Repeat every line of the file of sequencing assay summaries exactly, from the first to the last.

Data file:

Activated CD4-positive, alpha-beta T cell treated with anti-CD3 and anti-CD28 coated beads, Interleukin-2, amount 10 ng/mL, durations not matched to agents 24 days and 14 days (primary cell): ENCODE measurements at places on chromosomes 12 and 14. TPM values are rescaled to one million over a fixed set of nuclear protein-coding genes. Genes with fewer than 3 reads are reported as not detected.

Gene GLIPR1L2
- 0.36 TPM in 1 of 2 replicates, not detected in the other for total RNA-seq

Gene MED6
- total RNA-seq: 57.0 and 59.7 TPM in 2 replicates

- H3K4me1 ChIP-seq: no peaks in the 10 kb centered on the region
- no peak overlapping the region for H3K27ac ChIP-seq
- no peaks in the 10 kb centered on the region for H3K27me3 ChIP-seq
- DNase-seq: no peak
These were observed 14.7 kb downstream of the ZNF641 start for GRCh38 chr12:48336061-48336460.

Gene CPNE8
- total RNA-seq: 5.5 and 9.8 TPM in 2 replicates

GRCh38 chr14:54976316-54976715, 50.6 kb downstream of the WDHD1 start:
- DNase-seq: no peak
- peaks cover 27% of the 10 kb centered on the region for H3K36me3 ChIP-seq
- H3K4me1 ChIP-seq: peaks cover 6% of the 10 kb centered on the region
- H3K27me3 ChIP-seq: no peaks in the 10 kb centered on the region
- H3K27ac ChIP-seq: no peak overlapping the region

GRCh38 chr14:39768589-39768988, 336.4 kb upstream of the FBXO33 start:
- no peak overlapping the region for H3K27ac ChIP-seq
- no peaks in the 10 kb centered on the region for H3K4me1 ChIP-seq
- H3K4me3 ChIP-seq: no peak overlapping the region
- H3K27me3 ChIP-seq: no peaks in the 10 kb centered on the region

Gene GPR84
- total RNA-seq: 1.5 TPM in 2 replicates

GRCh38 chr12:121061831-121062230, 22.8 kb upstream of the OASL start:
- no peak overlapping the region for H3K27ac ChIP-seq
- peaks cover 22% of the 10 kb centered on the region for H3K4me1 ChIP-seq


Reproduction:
Activated CD4-positive, alpha-beta T cell treated with anti-CD3 and anti-CD28 coated beads, Interleukin-2, amount 10 ng/mL, durations not matched to agents 24 days and 14 days (primary cell): ENCODE measurements at places on chromosomes 12 and 14. TPM values are rescaled to one million over a fixed set of nuclear protein-coding genes. Genes with fewer than 3 reads are reported as not detected.

Gene GLIPR1L2
- 0.36 TPM in 1 of 2 replicates, not detected in the other for total RNA-seq

Gene MED6
- total RNA-seq: 57.0 and 59.7 TPM in 2 replicates

- H3K4me1 ChIP-seq: no peaks in the 10 kb centered on the region
- no peak overlapping the region for H3K27ac ChIP-seq
- no peaks in the 10 kb centered on the region for H3K27me3 ChIP-seq
- DNase-seq: no peak
These were observed 14.7 kb downstream of the ZNF641 start for GRCh38 chr12:48336061-48336460.

Gene CPNE8
- total RNA-seq: 5.5 and 9.8 TPM in 2 replicates

GRCh38 chr14:54976316-54976715, 50.6 kb downstream of the WDHD1 start:
- DNase-seq: no peak
- peaks cover 27% of the 10 kb centered on the region for H3K36me3 ChIP-seq
- H3K4me1 ChIP-seq: peaks cover 6% of the 10 kb centered on the region
- H3K27me3 ChIP-seq: no peaks in the 10 kb centered on the region
- H3K27ac ChIP-seq: no peak overlapping the region

GRCh38 chr14:39768589-39768988, 336.4 kb upstream of the FBXO33 start:
- no peak overlapping the region for H3K27ac ChIP-seq
- no peaks in the 10 kb centered on the region for H3K4me1 ChIP-seq
- H3K4me3 ChIP-seq: no peak overlapping the region
- H3K27me3 ChIP-seq: no peaks in the 10 kb centered on the region

Gene GPR84
- total RNA-seq: 1.5 TPM in 2 replicates

GRCh38 chr12:121061831-121062230, 22.8 kb upstream of the OASL start:
- no peak overlapping the region for H3K27ac ChIP-seq
- peaks cover 22% of the 10 kb centered on the region for H3K4me1 ChIP-seq